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Fish Water Management Tool (FWMT) & Okanagan Lake Levels FAQ

June 16th, 2017

It was recently reported that Okanagan Lake water level was not lowered sooner due to the decision to protect fish stocks (Global News, June 9, 2017). Unfortunately this position is out of context and missing key information, particularly in regards to the use of the Fish Water Management Tool in current Okanagan water management.

Fish Water Management Tool FAQ

1. What is the Fish Water Management Tool (FWMT)? 

The FWMT is an internet-accessible, multi-user, modelling software designed specifically for the Okanagan basin. The software provides in-depth information and models for making weekly water releases from Okanagan dam that account for flood, drought (irrigation concerns), protection of sockeye eggs in the river and kokanee eggs in the lake. Okanagan Lake and Okanagan River levels are taken in to consideration, but not any of the tributaries. A FWMT Steering Committee meet to discuss Okanagan Lake and Okanagan River flows. Members of committee include the Okanagan Nation Alliance (ONA), Department of Fisheries and Oceans (DFO), and Ministry of Forest, Lands, and Natural Resource Operations (FLNRO).


2. How are water-flow decisions made in the Okanagan?

Managing flow is extremely complex; there is no way to predict the sudden changes in precipitation and flows. The Water Manager in the region is FLNRO. FLNRO is also a member of FWMT committee. Typically, decisions on lake and river levels are discussed collaboratively, however the FWMT group has no jurisdiction over FLNRO water management. FLNRO makes the final decision but have been understanding of fish needs. FLNRO Water Managers are diligent about flows and lake levels, so much that the lakes and river level have been consistent over the years. This may be part of the current problem – it creates expectations that water levels vary only in feet whereas it is normal to vary in meters.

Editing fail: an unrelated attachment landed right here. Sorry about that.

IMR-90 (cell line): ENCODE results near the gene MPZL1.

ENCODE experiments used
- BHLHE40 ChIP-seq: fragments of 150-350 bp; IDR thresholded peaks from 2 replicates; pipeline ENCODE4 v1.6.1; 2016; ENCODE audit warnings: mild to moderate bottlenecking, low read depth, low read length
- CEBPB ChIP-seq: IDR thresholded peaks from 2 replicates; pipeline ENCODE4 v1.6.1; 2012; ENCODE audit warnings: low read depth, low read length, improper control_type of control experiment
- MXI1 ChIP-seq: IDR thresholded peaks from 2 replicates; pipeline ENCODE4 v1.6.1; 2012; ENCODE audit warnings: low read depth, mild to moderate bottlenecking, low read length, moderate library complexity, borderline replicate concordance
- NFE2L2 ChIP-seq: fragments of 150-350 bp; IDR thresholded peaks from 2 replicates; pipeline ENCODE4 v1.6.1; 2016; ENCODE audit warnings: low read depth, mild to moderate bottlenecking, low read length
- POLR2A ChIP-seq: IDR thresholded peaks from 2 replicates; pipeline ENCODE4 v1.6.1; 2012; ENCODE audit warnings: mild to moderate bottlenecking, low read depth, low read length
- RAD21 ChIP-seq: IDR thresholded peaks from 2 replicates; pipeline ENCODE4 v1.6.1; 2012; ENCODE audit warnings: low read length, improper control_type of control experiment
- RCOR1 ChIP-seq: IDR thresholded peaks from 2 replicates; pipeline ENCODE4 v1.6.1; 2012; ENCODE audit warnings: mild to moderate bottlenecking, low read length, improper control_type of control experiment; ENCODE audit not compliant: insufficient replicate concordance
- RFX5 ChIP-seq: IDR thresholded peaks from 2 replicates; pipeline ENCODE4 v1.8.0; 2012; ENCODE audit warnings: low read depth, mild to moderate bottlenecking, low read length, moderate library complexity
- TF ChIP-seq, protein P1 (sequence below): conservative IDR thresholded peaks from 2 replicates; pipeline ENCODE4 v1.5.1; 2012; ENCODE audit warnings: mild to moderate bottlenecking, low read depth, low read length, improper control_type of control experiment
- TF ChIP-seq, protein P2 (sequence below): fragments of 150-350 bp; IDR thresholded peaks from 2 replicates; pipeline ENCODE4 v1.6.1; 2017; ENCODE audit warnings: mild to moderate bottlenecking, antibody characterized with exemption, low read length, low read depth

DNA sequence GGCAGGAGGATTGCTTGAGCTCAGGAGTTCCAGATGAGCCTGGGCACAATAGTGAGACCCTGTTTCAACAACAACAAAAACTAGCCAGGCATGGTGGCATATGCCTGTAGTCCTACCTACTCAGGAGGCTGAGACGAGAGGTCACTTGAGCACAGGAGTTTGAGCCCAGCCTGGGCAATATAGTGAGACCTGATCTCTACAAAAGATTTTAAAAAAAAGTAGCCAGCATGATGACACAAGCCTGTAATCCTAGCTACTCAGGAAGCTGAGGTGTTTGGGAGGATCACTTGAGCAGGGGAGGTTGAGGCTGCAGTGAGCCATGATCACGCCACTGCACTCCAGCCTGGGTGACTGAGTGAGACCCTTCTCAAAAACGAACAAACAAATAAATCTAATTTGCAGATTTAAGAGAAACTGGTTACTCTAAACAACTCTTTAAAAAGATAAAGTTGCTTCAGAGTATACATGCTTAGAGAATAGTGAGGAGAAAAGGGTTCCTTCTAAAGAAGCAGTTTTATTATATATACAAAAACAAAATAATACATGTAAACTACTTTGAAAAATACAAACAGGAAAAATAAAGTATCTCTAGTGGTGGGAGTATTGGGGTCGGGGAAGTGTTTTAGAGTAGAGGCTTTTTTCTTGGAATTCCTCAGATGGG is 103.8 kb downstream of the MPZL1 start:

3. Why was 2017 challenging in predicting spring water flows?

March, 2017, snow packs were 86% of normal in the Okanagan. The FWMT model relies heavily on this snow pack data to model spring runoff levels. Thus the planning and modelling from January to April was for a drought. The Okanagan River flows were higher than normal over winter which did draw down the lake water levels, but still the thoughts were to be conservative in case the weather tipped toward a drought scenario as forecasts were for hot dry summer this year.

Since mid-April, precipitation exceeded predictions, and with lower than normal temperatures snow accumulation continued (being measured at 140% of normal), rapidly doubling the projected in-flows. The discussion at the FWMT committee was that water management planning was now around flood, which means to increase river flows to draw down the lake to make room for tributary flows.

4. What was the process for decision making? 

In April, FLNRO Water Managers, as part of the FWMT committee, discussed the potential flood concerns. At this time Water Managers were planning on increasing river flows. ONA and Osoyoos Indian Band (OIB) field crews collected the data needed to ensure that the fish were emerged and safe. Flows were raised shortly after, but the rains continued and flooding was the result in Okanagan Lake and many of the tributaries. Allowing time to confirm fish emergence did not cause the current flooding in Okanagan Lake, it was the result of the unpredictable perception at the time.

For further information please contact:

Howie Wright, ONA Fisheries Manager / / 1-250-707-0095 ext. 104